DOJ Report: FBI Abused Its Patriot Act Power

It’s been a dreadful week for Bush Administration cronies at the Department of Justice and a frightening week for those concerned about the integrity and competence of the nation’s top law-enforcement body. Earlier this week, Congress held hearings about the December firings of eight respected U.S. attorneys, which many lawmakers believe may have been politically motivated. Today, the Justice Department released a nearly 200-page report by the DOJ’s Inspector General that chastised the Federal Bureau of Investigation (FBI) for improper use of National Security Letters (NSLs) in the acquisition of private information about both U.S. residents and non-residents.

According to the report, investigators in the DOJ’s Office of the Inspector General (OIG) “found that the FBI used NSLs in violation of applicable NSL statutes, Attorney General guidelines, and internal FBI policies.” A large number of the infractions, according to the OIG, violated the Electronic Communications Privacy Act (ECPA): “In addition, we found that the FBI circumvented the requirements of the ECPA NSL statute when it issued at least 739 ‘exigent letters’ to obtain telephone toll billing records and subscriber information from three telephone companies without first issuing NSLs.” Exigent letters are produced when FBI agents feel they need immediate information, and the OIG found that these claims were exaggerated in many of these cases.

“Moreover,” the report continues, “in a few other instances, the FBI sought or obtained information to which it was not entitled under the NSL authorities.” These “instances” appear to be clear and quite extreme violations of NSL statutes: using an ECPA NSL to secure educational records; obtaining telephone records that were not part of a national-security investigation; and obtaining credit reports as part of a counterintelligence investigation.

The report also claims that the FBI “sought and obtained financial records and telephone toll billing records without first issuing NSLs.” The absence of appropriate NSLs in these cases becomes even more alarming when you consider these numbers, reported by the OIG: In the three-year period from 2003 to 2005, the FBI delivered more than 143,000 NSL requests for information. Additionally, the percentage of personal-data requests related to “U.S. persons” (as opposed to non-U.S. persons) jumped from 39 percent in 2003 to more than half of all requests in 2005.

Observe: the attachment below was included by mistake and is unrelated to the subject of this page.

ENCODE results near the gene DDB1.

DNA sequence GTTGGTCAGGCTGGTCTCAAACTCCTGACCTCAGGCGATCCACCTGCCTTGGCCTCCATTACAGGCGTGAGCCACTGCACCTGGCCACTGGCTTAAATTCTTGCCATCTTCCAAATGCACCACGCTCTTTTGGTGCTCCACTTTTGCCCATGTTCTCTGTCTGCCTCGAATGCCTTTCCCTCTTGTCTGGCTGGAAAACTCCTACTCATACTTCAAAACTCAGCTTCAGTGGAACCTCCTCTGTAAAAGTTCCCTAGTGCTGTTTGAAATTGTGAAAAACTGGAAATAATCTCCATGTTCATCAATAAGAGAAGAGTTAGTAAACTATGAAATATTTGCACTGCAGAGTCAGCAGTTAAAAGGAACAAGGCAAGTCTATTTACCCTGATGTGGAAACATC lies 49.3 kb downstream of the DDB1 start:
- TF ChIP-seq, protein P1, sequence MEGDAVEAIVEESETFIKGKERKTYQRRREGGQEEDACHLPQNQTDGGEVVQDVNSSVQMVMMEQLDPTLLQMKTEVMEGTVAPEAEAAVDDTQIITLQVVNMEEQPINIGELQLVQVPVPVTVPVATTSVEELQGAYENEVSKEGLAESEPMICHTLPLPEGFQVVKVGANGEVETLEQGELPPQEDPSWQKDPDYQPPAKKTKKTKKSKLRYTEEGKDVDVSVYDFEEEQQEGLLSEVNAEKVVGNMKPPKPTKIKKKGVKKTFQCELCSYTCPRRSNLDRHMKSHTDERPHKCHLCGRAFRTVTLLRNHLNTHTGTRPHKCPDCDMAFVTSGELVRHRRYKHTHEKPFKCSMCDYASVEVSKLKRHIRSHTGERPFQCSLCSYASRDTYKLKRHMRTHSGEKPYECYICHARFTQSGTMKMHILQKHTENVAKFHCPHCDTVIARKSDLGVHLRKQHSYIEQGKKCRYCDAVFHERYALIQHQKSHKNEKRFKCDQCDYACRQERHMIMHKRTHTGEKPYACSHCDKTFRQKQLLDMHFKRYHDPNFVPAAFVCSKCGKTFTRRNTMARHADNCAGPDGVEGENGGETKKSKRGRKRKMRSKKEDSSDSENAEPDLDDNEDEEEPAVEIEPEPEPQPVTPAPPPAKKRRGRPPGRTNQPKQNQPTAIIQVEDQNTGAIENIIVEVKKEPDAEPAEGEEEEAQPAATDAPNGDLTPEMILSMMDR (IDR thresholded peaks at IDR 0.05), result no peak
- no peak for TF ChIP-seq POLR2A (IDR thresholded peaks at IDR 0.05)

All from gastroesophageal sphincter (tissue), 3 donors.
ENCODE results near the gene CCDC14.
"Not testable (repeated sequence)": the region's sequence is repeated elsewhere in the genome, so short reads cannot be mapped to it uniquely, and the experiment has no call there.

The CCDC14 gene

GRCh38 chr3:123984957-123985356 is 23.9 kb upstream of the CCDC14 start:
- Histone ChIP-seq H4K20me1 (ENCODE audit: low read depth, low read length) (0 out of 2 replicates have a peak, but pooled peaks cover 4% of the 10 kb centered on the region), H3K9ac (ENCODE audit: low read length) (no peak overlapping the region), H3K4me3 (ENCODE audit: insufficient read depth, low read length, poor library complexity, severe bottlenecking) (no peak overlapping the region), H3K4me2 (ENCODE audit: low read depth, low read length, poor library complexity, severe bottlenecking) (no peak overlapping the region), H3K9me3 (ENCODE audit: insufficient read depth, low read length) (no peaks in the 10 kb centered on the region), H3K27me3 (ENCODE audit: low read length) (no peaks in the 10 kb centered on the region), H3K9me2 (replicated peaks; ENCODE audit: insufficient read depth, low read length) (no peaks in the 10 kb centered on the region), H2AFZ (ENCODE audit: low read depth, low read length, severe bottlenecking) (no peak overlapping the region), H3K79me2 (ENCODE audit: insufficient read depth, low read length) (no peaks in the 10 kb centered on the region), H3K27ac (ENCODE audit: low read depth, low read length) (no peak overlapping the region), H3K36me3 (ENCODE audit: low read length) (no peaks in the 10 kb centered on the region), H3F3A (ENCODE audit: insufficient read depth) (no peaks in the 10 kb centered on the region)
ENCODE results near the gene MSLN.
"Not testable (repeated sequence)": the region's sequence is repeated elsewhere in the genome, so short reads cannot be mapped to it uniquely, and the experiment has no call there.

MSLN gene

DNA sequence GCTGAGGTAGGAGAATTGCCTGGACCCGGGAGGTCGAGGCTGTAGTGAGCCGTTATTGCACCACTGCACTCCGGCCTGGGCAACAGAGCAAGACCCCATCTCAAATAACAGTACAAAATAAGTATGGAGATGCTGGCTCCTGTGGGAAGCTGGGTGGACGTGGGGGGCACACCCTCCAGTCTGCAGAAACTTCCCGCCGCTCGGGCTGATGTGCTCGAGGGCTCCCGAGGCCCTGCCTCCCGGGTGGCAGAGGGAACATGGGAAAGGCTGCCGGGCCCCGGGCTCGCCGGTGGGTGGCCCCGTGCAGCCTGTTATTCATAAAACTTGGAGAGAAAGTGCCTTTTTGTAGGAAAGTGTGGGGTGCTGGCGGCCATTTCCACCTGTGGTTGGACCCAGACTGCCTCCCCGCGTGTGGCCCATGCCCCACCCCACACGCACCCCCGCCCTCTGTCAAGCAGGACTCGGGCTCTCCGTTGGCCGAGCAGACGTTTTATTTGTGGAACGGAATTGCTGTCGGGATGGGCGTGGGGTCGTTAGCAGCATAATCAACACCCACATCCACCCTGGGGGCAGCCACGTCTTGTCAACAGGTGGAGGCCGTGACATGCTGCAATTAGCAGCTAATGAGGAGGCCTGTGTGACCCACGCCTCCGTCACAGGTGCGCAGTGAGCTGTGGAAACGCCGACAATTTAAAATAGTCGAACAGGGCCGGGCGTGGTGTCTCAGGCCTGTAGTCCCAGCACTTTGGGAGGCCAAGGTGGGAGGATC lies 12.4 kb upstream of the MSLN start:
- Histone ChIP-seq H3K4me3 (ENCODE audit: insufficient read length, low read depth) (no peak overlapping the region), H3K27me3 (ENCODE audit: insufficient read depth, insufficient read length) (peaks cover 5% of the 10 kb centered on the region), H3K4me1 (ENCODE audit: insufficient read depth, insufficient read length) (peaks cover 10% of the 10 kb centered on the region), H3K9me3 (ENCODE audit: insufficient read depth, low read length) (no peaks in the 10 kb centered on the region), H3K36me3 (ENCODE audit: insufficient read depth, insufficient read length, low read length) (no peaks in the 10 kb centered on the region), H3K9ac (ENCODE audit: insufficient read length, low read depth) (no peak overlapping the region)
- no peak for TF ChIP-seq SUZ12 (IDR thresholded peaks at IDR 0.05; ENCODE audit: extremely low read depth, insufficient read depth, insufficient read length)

What’s more, the report claims that these statistics actually “understate the total number of national security requests” because of “inaccuracies in the OCG database.” The Federal Reserve’s Office of the General Counsel (OCG) has a database that is supposed to track all NSL requests for financial records. However, the OIG report says that the OCG database failed to account for a significant percentage of NSLs and NSL requests that were confirmed by FBI field-office investigations.

Other problems highlighted: poor training of agents after the Patriot Act was passed; faulty accounting and record-keeping of NSL requests; and inaccurate reporting to Congress. Under the Patriot Act, the FBI’s authority to make NSL requests was greatly expanded. In 2000, the last full year before the Patriot Act, only 8,500 NSL requests were made. However, the Patriot Act allows the FBI to seek personal data in a much wider range of cases. No longer are NSLs limited to pursuit of information related to a foreign power or agent; no longer do they have to relate solely to the specific subject of an investigation.

The report concluded that there was no indication that the “FBI’s misuse” of NSLs “constituted criminal misconduct.” Perhaps. However, Congress is planning on conducting hearings into the matter, which, in the aftermath of the latest DOJ uproar, may eventually lead to a scaling back of the Patriot Act’s reach and greater protection of our civil liberties.

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